The U.S. Fish and Wildlife Service, with state, federal, and local partners, is focusing recovery efforts on protecting and restoring interior least tern nesting habitat through acquisition/easements and habitat restoration. Looking at the Platte River in Nebraska, projects are designed to provide high quality nesting habitats (i.e., bare sandbars near forage) by using bulldozers to clear vegetation that has overtaken many riverine sandbars as a result of water withdrawals. Along the Missouri River above Sioux City, dredging provides clean sandbars that will not flood during the nesting season, when dam releases are often increased to help support navigation. While these areas can be highly productive for least terns, in the long-term, they are simply too expensive and limited to support the species range-wide.
Photo Credit: Jane Ledwin, USFWS
Fortunately, least terns are perfectly adapted to our big river systems. They are a long-lived species, with some making the annual nesting migration for 15 years. While in any given year they may not produce chicks that fledge, over their lifetimes, they have multiple opportunities to produce young. Additionnally, in high water years, least terns can move between rivers to find suitable nesting areas. Band returns have shown these birds commonly move among rivers over several nesting seasons depending on river conditions.
While least terns may adapt easily to new conditions, their life history relies on a large inland river network that supports a critical mass of suitable habitat. Large flood years like 2011 essentially reset these big river systems. After the 1997 Missouri River flooding, least terns and other shorebirds, including the federally listed piping plover (Charadrius melodus), returned to a river with a habitat base (i.e., sandbars) not seen since the construction of the dams. The birds responded with record reproductive success, not only as a result of new habitat, but also supported by high fish production and low predator success over much of the nesting habitat. The latter is thought to be because the dens of mammalian predators were flooded along the river. This reproductive boost lasted several years.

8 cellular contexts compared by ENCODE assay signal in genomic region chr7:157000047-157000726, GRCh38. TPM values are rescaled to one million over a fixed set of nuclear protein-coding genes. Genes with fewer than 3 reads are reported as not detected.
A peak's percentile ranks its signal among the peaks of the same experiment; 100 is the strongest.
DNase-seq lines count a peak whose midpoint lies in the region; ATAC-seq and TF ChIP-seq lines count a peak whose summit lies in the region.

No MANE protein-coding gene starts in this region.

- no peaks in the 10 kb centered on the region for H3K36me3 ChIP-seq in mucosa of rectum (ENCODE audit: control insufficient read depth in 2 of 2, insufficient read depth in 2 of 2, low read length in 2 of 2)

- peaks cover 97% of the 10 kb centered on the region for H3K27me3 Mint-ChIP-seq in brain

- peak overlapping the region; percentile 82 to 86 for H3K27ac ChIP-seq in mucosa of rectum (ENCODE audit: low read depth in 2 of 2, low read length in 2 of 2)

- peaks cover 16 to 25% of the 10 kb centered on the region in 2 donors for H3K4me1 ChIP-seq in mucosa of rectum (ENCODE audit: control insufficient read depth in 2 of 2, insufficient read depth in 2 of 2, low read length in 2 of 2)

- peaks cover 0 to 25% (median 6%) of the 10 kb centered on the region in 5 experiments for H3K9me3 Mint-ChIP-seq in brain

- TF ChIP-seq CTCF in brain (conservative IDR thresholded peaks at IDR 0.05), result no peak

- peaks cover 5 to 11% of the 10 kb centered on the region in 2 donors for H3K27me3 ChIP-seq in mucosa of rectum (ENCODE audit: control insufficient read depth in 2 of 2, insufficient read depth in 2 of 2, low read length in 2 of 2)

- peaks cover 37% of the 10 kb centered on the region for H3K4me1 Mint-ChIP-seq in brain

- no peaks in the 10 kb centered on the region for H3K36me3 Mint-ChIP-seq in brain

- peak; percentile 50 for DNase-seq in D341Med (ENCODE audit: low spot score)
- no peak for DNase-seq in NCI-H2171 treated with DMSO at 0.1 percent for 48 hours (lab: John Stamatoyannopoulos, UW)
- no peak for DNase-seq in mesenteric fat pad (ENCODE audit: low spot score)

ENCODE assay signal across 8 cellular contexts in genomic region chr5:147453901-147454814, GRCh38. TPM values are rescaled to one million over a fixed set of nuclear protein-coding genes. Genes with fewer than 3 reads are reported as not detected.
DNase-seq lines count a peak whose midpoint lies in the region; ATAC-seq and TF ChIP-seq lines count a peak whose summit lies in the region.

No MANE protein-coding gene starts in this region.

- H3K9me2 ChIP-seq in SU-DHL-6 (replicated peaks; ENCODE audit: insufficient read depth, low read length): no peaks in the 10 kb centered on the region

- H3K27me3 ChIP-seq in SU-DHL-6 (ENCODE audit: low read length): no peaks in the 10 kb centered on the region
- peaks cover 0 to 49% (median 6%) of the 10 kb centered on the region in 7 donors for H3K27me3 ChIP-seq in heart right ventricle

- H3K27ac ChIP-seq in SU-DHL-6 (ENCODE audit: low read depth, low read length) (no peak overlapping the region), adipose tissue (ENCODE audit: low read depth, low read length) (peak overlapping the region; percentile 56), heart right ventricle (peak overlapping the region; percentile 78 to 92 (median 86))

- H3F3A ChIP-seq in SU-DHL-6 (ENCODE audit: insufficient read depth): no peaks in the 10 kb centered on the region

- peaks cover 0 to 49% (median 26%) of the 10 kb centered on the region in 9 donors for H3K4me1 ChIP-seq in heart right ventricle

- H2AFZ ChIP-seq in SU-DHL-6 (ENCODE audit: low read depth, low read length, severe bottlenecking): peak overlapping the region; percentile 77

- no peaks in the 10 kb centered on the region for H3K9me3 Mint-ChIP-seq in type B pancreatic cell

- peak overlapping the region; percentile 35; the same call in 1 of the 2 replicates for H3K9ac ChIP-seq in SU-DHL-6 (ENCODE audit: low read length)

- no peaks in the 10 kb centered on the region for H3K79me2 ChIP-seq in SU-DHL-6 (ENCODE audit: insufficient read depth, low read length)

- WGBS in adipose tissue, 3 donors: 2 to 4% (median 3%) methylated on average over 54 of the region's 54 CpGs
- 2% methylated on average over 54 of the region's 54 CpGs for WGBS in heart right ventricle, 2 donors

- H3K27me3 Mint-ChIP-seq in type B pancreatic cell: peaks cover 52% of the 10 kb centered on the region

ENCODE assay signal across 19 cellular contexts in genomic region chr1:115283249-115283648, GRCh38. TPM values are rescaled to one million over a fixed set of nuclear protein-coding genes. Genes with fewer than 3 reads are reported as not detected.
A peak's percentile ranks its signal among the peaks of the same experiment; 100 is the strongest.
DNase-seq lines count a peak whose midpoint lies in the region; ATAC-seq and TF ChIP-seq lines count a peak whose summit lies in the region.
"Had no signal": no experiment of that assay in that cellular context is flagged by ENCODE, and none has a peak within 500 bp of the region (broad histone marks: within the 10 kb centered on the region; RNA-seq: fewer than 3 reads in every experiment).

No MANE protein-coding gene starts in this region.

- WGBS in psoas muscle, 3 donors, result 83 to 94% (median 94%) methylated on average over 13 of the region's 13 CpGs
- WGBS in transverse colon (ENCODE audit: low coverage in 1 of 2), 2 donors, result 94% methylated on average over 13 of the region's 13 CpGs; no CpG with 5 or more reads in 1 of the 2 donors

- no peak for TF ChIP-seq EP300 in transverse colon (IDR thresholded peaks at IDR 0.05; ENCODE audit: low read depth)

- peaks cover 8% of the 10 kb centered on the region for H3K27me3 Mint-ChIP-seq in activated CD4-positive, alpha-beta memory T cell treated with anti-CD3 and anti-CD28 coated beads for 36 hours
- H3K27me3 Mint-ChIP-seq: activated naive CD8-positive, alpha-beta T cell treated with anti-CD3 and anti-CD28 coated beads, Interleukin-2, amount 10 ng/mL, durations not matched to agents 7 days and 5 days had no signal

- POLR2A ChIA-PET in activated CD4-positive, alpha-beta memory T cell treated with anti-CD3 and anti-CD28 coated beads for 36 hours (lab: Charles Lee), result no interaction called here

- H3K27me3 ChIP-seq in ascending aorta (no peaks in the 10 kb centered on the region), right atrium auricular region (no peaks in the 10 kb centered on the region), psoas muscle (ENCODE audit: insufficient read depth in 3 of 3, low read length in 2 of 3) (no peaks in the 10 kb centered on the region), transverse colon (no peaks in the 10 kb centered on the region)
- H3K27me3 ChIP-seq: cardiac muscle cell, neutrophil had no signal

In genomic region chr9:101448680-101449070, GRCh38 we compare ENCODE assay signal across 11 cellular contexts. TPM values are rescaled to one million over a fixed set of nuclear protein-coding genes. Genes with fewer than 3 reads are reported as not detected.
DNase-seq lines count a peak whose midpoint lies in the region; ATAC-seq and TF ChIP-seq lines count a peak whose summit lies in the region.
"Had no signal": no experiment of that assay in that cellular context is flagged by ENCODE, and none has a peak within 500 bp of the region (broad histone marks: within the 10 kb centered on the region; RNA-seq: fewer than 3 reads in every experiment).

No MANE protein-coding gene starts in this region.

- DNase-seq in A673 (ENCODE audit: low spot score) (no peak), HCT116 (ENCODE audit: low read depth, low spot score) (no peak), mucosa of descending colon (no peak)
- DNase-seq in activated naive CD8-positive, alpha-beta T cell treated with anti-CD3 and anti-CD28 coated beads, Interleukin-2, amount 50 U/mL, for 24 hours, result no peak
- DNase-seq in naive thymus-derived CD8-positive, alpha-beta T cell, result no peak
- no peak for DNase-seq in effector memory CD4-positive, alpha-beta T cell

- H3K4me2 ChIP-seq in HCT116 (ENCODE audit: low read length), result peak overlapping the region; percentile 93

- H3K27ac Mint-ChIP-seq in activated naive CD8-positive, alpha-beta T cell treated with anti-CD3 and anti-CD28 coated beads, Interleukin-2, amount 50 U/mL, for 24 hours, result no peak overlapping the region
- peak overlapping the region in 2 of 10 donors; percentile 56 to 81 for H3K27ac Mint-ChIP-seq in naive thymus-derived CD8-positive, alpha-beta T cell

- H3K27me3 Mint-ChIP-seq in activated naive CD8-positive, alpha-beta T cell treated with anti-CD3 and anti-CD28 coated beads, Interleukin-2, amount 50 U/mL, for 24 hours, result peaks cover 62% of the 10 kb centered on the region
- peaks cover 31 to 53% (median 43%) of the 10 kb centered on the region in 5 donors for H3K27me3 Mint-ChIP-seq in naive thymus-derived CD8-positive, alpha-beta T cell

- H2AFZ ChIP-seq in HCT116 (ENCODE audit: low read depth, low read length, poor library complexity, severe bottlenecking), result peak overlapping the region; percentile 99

Biologists anticipate the 2011 flooding along the Missouri River will result in a similar pattern next year. However, in highly regulated rivers, like the Missouri, this process is limited. Dams that interrupt the supply of sediments constrain the basic building blocks of sandbars. With each flood, some of this finite resource is washed into the navigation channel at Sioux City, where it slowly works its way down the channel to the Mississippi. Only beyond the mouth of the Ohio River does this sand enter a more natural system that supports large sandbars, backwaters, and seasonal ebb and flows of the river. The Lower Mississippi River hosts the largest numbers of interior least terns, due in a large part to a more naturally functioning system. The future of the tern looks bright provided we can sustain these processes long-term, not only along the Lower Mississippi River, but throughout other big river systems.
Jane Ledwin, a fish and wildlife biologist in the Service’s Columbia Ecological Services Field Office, can be reached at email@example.com or 573-234-2132, ext. 109.
What We Do
- Habitat Conservation Plans (HCPs)
- Safe Harbor Agreements
- Candidate Conservation Agreements
- Candidate Conservation Agreements with Assurances
- Recovery Credits and Tax Deductions
- Conservation Banking
- Conservation Plans Database
- Information, Planning and Conservation System (IPaC)
- Recovery Online Activity Reporting System (ROAR)
- News Stories
- Featured Species
- Recovery Success Stories
- Endangered Species Bulletin
- Partnership Stories